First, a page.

Unit revenues (RATM) in the Scheduled Service segment increased 22.6% ($0.298 versus $0.243) during the quarter, while yield increased 21.7% ($0.466 versus $0.383). The substantial increase in unit revenues largely reflected the impact of fuel surcharge increases implemented in response to rising fuel prices during the quarter and the inclusion of express network flying.

AMC Charter revenue increased $16.3 million, or 17.1%, in the latest quarter due to an increase in AMC Charter rates, partially offset by a reduction in flying volumes. Block-hour rates improved 21.7% ($21,291 versus $17,489), reflecting an increase in the rate per mile paid by the U.S. military, including an increase in the “pegged” fuel price from $2.70 per gallon to $3.20 effective June 1, 2008. Volume activity declined 3.8% (5,249 block hours versus 5,459) during the quarter, partly reflecting a reduction in AMC demand for Boeing 747 wide-body flying compared with the second quarter of 2007.

In Commercial Charter, revenue decreased $4.3 million, or 14.9%, during the quarter, due to a reduction in block-hour volumes (1,246 versus 1,837), partly offset by an increase in block-hour rates ($19,559 versus $15,587). Higher block-hour rates reflected price increases implemented in response to significantly higher fuel prices during the quarter. Lower block-hour volumes reflected the previously noted retirements of 747-200 aircraft.

Dry leasing revenue in the second quarter of 2008 was flat compared with the second quarter of 2007. The Company had three 747-400F aircraft and one 747-200 aircraft on dry lease to third parties at June 30, 2008 compared with three 747-400s and two 747-200s at June 30, 2007. Two customers defaulted on three dry-leased 747-200s in the second quarter of 2008. The Company has repossessed two of the aircraft from one customer, and it has been in negotiations with the second customer regarding the continued lease of the third aircraft. All rents and maintenance reserves payable under these leases were fully reserved against in the second quarter of 2008.

Operating Expenses

Operating expenses in the quarter were $83.8 million, or 24.6%, higher than the comparable 2007 period, largely reflecting an increase in fuel expense.

Total aircraft fuel expense rose 69.5%, or $84.9 million, during the quarter as market prices for fuel increased to new record levels.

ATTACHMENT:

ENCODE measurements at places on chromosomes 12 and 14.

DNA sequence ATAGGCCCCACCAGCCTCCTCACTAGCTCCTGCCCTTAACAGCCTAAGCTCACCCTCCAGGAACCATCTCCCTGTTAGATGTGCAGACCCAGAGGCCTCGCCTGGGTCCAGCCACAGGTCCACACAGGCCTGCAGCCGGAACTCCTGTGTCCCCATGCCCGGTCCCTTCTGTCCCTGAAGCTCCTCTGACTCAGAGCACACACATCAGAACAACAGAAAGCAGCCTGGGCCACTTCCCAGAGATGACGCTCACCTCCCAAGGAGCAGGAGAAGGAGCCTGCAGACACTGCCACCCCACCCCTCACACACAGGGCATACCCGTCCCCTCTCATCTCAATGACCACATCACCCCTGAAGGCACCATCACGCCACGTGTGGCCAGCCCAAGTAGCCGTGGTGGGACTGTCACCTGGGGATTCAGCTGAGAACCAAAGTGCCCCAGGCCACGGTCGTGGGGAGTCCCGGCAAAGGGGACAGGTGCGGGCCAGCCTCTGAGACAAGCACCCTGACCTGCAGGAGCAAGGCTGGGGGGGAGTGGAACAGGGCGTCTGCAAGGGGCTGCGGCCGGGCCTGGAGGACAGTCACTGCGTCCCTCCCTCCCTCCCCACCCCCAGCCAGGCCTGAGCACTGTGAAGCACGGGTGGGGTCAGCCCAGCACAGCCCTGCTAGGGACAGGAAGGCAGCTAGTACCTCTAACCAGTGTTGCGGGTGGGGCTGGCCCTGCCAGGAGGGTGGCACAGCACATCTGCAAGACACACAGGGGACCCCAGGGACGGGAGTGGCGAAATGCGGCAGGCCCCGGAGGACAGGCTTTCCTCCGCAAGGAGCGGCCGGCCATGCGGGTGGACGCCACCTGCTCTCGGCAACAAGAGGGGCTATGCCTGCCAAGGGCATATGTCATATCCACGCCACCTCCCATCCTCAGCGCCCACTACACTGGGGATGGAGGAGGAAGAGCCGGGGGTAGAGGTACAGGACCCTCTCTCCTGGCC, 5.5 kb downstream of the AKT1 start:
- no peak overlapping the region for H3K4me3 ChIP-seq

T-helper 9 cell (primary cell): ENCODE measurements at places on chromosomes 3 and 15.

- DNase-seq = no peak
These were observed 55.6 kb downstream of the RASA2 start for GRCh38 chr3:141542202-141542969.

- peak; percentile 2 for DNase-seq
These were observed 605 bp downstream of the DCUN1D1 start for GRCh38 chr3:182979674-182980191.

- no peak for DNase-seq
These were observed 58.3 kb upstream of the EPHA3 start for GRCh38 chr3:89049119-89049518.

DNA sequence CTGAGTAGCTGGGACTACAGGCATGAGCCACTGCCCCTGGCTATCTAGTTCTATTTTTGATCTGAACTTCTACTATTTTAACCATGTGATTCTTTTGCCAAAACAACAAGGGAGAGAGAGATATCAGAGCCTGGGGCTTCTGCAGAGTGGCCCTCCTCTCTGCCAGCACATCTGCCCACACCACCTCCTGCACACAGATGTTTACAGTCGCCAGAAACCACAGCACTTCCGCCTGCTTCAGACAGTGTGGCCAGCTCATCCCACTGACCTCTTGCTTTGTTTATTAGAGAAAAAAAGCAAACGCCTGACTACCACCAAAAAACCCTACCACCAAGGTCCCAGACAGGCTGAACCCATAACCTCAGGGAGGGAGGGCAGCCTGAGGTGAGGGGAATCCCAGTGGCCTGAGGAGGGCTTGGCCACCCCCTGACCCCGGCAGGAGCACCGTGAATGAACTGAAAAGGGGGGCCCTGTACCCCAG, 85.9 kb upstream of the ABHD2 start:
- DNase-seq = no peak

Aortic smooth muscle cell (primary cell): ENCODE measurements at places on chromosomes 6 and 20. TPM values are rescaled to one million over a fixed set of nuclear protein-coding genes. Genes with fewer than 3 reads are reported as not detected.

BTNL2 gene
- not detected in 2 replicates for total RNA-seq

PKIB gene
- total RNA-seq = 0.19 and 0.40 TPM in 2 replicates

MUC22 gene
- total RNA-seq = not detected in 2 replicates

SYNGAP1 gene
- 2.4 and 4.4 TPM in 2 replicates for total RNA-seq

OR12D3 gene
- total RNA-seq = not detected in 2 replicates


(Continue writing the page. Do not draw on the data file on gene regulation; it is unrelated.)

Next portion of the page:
Increased flying in Scheduled Service, partly offset by a decrease in Commercial Charter activity, resulted in a 12.3% increase in fuel gallons consumed (43,647 versus 38,880) during the quarter. The impact of increased fuel consumption, however, was heightened by a 70.3% increase in the average price per gallon ($3.61 versus $2.12). In the AMC segment, where the U.S. military reimburses the Company for fuel-price increases that exceed an agreed upon fuel price, higher fuel expense during the quarter reflected a 27.1% increase in the AMC fuel rate ($2.86 versus $2.25), offset by a 2.6% decline in fuel gallons consumed (17,242 versus 17,710).

Consistent with the increased levels of flying in Scheduled Service, aggregate ground handling and landing fees during the quarter rose $2.6 million, or 7.2%, compared with the same quarter in 2007.

Maintenance expense during the quarter increased $2.3 million, or 6.2%, reflecting one 747-400 D Check (versus none in the year-ago quarter), two 747-200 C Checks (versus three), and 10 engine overhauls (versus 11). Maintenance also reflected a higher average cost per engine overhaul than during the second quarter of 2007.

Aircraft rent increased $2.2 million, or 5.6%, during the quarter, primarily due to short-term engine leases and supplemental rent expense for maintenance-return-condition obligations on two 747-200 aircraft leased by the Company.

Depreciation and amortization increased $2.8 million, or 27.4%, primarily due to an increase in the scrapping of engine parts and rotables during overhaul.

Labor expenses declined $8.6 million, or 14.0%, compared with the year-ago second quarter, reflecting the reduction in block-hour volumes as well as a reduction in profit sharing and incentive compensation accruals. Labor expenses also included a $2.7 million benefit related to the release of employment tax reserves following the completion of an IRS examination for 2004 and 2005.